I’m the editor of New Civil Engineer and responsible for driving content across all activities and the development of new digital and event products. I have over 20 years’ civil engineering industry experience, first as practicing qualified engineer and then as award winning journalist. Our remit is simple: to help professional engineers become better engineers by providing thought-provoking and inspiring content around future technologies and technical excellence.
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The COP21 deal late last year was a monumental triumph for people and our planet. So said United Nations (UN) secretary general Ban Ki-moon moments after the historic breakthrough to combat climate change was announced.
The COP21 deal late last year has been heralded a historic breakthrough in combating climate change. Now civil engineers must take the lead and revolutionise infrastructure delivery.
At its simplest, New Civil Engineer exists to help civil engineers become better civil engineers. And the best way to be the best civil engineer you can be is to work for a great civil engineering practice.
How to take 20% off your carbon footprintSubscription
The value of early collaboration is being seen in practice on the £125M Heysham to M6 link road project in Lancashire
Comment | Industry must wake up to apprenticesSubscription
Employers are asleep at the wheel. That’s the accusation being levelled not-so-subtly by the government at the bulk of civil engineering’s clients, consultants and contractors when it comes to developing apprentices.
Ministers this week stepped up their determination to make the industry take apprenticeships seriously.
Virtually all MPs (89%) agree on the need for more airport capacity in the South East.
Comment | New era for London's railwaysSubscription
Proposals for what has been dubbed “a new era of rail travel for London” were launched today transport secretary Patrick McLoughlin and London mayor Boris Johnson.
Government backs TfL bid to take over trainsSubscription
Transport for London’s long-held desire to take charge of suburban rail services has won the support of government.
Your View | Plaudits for TfL's new PPE, tackling climate change and tunnel boast challengedSubscription
This week you’re applauding Transport for London for its new range of PPE designed for women, commenting on climate change and challenging the trans-Pennine tunnel boast.
“We want to change the way people do infrastructure design,” proclaimed software giant Autodesk’s senior vice president, industry strategy Andrew Anagnost on the eve of the firm’s annual convention in Las Vegas last week. “And the way we’re going to do it is by using the power of the cloud.”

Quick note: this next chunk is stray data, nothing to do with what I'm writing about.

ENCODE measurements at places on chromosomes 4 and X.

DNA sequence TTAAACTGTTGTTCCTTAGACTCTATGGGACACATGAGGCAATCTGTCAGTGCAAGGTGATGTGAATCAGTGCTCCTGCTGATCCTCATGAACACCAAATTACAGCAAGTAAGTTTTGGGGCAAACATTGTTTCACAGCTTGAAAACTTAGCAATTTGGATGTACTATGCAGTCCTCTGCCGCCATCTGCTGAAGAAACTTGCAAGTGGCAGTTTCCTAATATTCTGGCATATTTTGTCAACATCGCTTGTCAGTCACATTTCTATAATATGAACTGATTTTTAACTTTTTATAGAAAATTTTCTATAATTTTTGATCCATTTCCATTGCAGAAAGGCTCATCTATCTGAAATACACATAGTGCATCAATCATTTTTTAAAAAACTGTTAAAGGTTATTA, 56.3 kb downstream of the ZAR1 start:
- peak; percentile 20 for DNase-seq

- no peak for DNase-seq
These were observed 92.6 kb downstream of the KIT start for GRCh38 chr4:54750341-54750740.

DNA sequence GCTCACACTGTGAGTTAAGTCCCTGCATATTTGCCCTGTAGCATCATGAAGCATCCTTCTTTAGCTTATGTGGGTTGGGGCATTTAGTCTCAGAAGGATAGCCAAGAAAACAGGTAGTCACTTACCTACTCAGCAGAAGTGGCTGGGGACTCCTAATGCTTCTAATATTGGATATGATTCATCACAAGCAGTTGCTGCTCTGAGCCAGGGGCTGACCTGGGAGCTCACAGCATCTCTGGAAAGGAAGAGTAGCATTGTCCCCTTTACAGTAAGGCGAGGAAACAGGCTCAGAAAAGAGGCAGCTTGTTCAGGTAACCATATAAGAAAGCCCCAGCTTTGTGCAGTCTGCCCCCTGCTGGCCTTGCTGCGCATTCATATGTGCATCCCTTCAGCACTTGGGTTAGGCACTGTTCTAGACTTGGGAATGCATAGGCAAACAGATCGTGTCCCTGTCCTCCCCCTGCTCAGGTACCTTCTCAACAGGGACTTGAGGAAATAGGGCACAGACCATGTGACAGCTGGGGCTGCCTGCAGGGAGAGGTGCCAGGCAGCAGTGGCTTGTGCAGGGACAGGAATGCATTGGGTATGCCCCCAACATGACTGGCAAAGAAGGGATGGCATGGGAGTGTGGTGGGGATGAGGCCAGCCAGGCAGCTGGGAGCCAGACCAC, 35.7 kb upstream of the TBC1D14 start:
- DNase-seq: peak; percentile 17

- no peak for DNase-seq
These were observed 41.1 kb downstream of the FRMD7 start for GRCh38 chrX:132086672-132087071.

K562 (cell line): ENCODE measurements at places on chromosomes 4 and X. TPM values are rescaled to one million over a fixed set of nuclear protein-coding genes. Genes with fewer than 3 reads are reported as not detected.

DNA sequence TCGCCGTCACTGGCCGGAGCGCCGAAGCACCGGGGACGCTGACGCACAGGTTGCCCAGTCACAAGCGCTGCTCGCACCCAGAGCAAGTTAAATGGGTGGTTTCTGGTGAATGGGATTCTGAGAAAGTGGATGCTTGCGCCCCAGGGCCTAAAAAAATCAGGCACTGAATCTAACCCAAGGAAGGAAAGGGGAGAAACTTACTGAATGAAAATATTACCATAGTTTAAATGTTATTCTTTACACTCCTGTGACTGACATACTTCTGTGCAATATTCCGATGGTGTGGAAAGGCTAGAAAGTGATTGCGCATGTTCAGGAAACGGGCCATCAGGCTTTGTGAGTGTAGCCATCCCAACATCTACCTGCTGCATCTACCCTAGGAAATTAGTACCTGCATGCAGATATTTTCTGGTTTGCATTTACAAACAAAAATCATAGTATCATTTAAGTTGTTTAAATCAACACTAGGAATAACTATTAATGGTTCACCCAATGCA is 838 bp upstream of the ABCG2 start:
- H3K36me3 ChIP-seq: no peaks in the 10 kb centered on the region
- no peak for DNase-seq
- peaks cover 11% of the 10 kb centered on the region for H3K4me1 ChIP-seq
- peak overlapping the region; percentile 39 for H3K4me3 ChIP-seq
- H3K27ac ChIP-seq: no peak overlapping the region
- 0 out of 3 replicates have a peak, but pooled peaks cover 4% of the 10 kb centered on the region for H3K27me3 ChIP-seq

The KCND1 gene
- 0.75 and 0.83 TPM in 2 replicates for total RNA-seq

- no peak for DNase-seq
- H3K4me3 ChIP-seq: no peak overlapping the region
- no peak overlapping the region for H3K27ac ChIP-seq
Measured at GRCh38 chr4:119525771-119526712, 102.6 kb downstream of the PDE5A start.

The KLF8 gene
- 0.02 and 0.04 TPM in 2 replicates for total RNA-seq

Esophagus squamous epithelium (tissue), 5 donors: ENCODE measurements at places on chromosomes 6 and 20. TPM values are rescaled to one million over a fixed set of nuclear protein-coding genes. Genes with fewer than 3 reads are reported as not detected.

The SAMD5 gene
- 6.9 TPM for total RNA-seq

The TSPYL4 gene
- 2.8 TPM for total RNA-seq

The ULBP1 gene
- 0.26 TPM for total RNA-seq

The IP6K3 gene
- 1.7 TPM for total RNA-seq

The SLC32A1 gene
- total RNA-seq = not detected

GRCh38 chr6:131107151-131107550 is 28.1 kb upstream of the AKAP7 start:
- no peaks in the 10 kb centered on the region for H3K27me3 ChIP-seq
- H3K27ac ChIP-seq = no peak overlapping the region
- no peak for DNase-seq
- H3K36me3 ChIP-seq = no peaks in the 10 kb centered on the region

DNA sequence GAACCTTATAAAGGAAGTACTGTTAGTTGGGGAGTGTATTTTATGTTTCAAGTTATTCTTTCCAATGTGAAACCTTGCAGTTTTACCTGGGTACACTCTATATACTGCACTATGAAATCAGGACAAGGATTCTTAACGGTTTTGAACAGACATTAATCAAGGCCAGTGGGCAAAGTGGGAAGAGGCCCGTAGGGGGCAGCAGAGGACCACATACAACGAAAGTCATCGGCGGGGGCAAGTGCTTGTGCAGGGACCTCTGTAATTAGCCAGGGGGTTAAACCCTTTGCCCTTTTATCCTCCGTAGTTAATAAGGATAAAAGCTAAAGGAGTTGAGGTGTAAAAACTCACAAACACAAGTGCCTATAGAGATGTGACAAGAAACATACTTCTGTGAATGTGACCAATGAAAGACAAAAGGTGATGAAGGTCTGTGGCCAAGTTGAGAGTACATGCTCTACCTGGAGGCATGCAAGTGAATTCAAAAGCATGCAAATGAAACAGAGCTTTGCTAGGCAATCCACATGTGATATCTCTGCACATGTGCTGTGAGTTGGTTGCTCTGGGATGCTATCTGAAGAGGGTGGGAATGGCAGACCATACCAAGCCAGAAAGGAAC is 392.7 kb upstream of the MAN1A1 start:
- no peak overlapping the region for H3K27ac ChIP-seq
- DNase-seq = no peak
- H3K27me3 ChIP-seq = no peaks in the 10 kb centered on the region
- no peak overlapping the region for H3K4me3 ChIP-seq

Mining is the new roads sector for UK consultants eyeing up a £200bn global pot of cash.
The stock of the engineer as innovator is rising, driven by client demands for better cost and time certainty on increasingly complex projects. So much so that it is prompting enlightened consultants seriously rethink attitudes to research and development and the way they treat their technically-minded engineers.
While the South East airport capacity debate centres on a Heathrow third runway versus Boris Island in the Thames Estuary, Gatwick is coolly making an understated case for the next new runway to head its way.
Fear of recreating mistakes of the past is the biggest threat to prime minister David Cameron’s bold vision to drag England’s roads into the 21st century, aided by vast slugs of private money.
Britain stands ready to embark on new era of light rail through tram-trains, but the age old problem of skyrocketing construction costs threatens to derail the dream before a new tram even leaves the depot.
New plans to devolve transport funding decisions to local transport bodies are good for the government’s localism agenda, but they could signal the death of big schemes.
Last year’s warning from industry leaders to merge, be acquired or go under may have seemed bold and frightening talk, but 2012 shows no sign that the underlying business prerogative of the last few years – get bigger to offer a one-stop shop or be bought – is about to change. Nor is the fact that there are some vulnerable firms out there.
The next three years will see many civil engineering contractors go to the wall unless clients take responsibility for the situation and ease the pressure on cash flow and project risk.
As UK-centric consultant Mouchel battles with its banks, Halcrow prepares for life as part of US giant CH2M Hill’s world and URS gets ready to consign the Scott Wilson brand to history, the benefit to UK firms of consolidating with global giants seems all too apparent. But is such a path guaranteed to be paved with gold?